Thursday, May 28, 2009

International Blue-per #1: Syria 106a

I thought it might be interesting to report periodically on bloopers in the "Blue" International as I come across them. By bloopers, I mean stamps that don't belong in the album because they fall outside its scope, stamps in the album but no longer in the Scott catalog, incorrect descriptions that don't match any stamps, and other curiosities that a collector will encounter.

I have found three bloopers so far but as I am still researching two of these, lets start with one already mentioned in this blog: Syria 106a, reputedly the scarcest stamp in volume 1. As I've already talked about why this stamp doesn't belong in the International (, I won't repeat these comments. But I would like to mention a few facts about the error and how it came to be. Most of the specialized information below is from Alexander Kaczmarczyk's book, The Postal Issues of Syria, Lebanon and the Alaouites 1919-1945.

As a younger collector, I found overprints and surcharges boring, but now recognize how often these additions are illustrative of interesting historical conditions. In the case of Syria, previous to 1918, this country used Turkish stamps. After World War 1, France assumed responsibility for the occupied territory and rather than create stamps specifically for Syria, instead overprinted existing French stamps. These overprints changed over time to reflect various revisions in the administration of Syria. For example:

  • The 1919 French stamps to be used in Syria were overprinted T.E.O. for "Occupied Enemy Territory."
  • In 1920, this changed to O.M.F. for "French Military Occupation."
  • For a few months in 1920/21, the Aleppo Province used Egyptian piastres rather than centimes, requiring the addition to the overprint of the word piastre and a "dingbat" rosette to cover up the original letter c following the denomination.
  • In 1923 following a mandate from the League of Nations to change from military to civilian administration, the O.M.F. overprint was replaced by "Syrie Grand Liban."

The First Civilian Mandate issues, valid between September 1923 and 15 February 1924, were overprinted on the then current French designs:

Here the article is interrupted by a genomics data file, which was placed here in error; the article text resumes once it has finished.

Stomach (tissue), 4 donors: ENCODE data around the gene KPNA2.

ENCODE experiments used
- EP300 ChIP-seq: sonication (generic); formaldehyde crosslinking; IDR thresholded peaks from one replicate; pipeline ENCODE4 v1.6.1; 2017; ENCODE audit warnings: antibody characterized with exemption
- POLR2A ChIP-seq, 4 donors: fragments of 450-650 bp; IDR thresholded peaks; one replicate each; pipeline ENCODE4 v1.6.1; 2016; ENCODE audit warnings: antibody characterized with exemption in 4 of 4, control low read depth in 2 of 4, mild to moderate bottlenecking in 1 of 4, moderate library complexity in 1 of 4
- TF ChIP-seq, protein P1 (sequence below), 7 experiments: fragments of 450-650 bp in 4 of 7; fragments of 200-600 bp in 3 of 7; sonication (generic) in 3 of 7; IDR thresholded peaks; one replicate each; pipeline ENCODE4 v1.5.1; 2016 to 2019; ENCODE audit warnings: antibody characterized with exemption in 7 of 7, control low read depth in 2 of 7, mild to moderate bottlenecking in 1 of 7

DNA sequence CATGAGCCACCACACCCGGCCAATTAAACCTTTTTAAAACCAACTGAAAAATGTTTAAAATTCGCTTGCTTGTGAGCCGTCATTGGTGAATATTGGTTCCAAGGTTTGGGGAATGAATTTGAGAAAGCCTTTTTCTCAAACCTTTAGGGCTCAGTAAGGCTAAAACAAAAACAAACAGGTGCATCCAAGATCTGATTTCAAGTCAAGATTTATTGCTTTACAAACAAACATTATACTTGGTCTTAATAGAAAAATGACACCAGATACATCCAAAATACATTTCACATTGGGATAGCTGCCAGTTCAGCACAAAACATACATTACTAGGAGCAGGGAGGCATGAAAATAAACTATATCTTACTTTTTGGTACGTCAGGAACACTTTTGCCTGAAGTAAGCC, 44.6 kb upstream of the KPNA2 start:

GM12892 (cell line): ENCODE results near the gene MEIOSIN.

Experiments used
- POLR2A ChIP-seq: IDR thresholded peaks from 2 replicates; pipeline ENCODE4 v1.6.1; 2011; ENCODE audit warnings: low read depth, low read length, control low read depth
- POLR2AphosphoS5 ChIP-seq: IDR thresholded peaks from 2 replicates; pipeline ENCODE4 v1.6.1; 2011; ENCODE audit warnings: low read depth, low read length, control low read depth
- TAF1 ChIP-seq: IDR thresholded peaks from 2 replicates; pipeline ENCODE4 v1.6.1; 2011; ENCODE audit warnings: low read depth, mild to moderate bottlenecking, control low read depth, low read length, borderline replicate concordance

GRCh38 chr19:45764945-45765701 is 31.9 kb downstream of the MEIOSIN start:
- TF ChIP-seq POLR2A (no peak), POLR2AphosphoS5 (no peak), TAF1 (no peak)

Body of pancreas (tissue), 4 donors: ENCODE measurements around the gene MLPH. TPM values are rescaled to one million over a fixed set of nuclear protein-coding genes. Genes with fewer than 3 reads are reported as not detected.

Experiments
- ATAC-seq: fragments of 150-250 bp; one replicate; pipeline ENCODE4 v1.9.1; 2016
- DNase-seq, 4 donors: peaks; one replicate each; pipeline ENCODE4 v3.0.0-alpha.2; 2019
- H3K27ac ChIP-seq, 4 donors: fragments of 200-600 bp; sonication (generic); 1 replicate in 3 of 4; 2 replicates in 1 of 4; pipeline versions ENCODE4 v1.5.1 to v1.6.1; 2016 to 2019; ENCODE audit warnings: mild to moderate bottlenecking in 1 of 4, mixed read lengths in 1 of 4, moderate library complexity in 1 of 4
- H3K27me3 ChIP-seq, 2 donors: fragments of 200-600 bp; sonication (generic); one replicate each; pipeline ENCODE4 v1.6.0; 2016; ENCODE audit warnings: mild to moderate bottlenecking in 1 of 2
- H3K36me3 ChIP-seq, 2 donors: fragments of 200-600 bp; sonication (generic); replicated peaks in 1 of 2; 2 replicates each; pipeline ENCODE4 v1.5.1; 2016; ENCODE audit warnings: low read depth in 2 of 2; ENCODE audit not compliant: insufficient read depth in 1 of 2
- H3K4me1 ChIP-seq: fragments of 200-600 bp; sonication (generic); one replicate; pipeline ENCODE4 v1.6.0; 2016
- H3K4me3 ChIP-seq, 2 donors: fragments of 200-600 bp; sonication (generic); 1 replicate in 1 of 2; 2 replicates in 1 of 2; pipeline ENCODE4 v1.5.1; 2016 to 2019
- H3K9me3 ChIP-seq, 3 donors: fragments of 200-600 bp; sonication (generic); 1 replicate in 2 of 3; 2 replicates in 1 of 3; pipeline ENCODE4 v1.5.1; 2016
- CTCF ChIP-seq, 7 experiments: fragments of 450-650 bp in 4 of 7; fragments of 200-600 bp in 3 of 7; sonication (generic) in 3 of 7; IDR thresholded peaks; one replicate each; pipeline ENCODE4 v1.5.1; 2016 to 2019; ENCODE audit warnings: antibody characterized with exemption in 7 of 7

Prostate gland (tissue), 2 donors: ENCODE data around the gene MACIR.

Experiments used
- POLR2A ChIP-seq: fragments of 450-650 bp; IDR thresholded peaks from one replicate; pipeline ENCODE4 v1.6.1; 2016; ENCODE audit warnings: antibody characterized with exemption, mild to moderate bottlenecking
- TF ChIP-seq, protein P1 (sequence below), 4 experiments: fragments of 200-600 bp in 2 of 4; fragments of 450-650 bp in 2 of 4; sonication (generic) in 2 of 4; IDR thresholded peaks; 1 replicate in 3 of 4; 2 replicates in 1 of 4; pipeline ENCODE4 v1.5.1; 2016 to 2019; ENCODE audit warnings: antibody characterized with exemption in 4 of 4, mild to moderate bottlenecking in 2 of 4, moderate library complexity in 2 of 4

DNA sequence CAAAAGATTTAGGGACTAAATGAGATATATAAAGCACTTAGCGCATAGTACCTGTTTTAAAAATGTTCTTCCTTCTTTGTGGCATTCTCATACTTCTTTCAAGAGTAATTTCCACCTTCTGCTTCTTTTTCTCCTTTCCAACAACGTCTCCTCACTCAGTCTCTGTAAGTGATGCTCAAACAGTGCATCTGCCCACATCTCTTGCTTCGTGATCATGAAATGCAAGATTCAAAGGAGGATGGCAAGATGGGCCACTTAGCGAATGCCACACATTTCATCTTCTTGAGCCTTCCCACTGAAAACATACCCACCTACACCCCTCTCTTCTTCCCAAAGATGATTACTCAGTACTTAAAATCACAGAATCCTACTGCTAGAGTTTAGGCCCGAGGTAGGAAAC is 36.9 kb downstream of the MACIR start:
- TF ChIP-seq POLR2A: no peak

Scott 104/Yvert 88 10C overprinted on 2c violet French Blanc type: Liberty-Egality-Fraternity
Scott 105/Yvert 90 25C on 5c orange Sower
Scott 106/Yvert 91 50C on 10c green Sower
Scott 107/Yvert 92 75C on 15c olive-green Sower
Scott 108/Yvert 93 1P on 20c brown Sower
Scott 109/Yvert 93 1,25P on 25c blue Sower
Scott 110/Yvert 94 1,50P on 30c orange Sower
Scott 111/Yvert 95 1,50P on 30c red Sower
Scott 112/Yvert 96 2,50P on 50c blue/dark blue Sower

(In addition there were similar overprints on the Merson and Pasteur designs.)

There overprints offer collectors numerous varieties. You'll find examples where the overprint was double printed, printed off-center or inverted (sometimes just a single letter, in other cases the entire overprint). In other cases, there are noticeable variations in spacing (leading/kerning), e.g. Sy rie. There are overprints with missing commas (2 50 instead of 2,50) and, in at least one case, a missing denomination. There are misspellings (cnetiemes for centiemes). And there are a few "albino" lettering--i.e., outlines only. Here are some typical examples:
In addition, there are two examples of an overprint being applied to the wrong stamp. One is the 50C overprint which should be on the 10c green Sower but which was erroneously applied to the 5c orange. This error is listed in Kaczmarczyk but not found in the International album or Scott or Yvert catalogs. The other is the 25C overprint which should be on the 5c orange instead being erroneously applied to the 10c green. This is the infamous Scott 106a/Yvert 90a that somehow found its way into the Scott International Junior and subsequently into the "Blue" International.

One might reasonably wonder about the lack of quality control at the printers who applied these overprints but the reason for the inconsistencies is rather surprising. The overprinting was performed by the Imprimerie Jeanne-d'Arc press operated by Capuchin monks in Beruit. According to Kaczmarczyk, "a good portion of the press employees were orphans raised by the monks which may explain the number of varieties and errors that this press produced." (A picture post card survives of the press operations--see So I guess we should cut them some slack?

What else do we know via Kaczmarczyk about 106a? Approximately 630,000 10c greens with the correct 50C overprint were released beginning in October 1923 but we have no idea how many additional of these are the 25C error. The errors were applied to existing French stamps in sheets of 100 (four 5x5 panes) with a central gutter, "millésime" 3 in row 2. Here is an example of a "millésime": According to Kaczmarcyzk, "in the great majority of cases" the sheets "were overprinted in one operation by the use of 50-cliché printing plates." This suggests that at least fifty (one hundred?) of the errors were printed in 1923 and at least one stamp with the gutter and number "3" attached brought itself to the attention of a stamp collector. The stamp apparently exists in both unused and used condition. It would be interesting to learn if multiples of 106a have survived or if there are examples on cover. If anyone has any additional information, please let me know.

The 2009 Scott catalog values 106a at $170 in unused condition only, same as 2008 but up from $125 in 2007. Yvert & Tellier in 2008 valued 90a at 250 Euros in both unused and used condition. As indicated in another blog post, the error is not in Stanley Gibbons.

But regardless of how interesting, the bottom line is that this Syrian error is out of place in a volume that focuses on "the varieties ordinarily found in most collections...."

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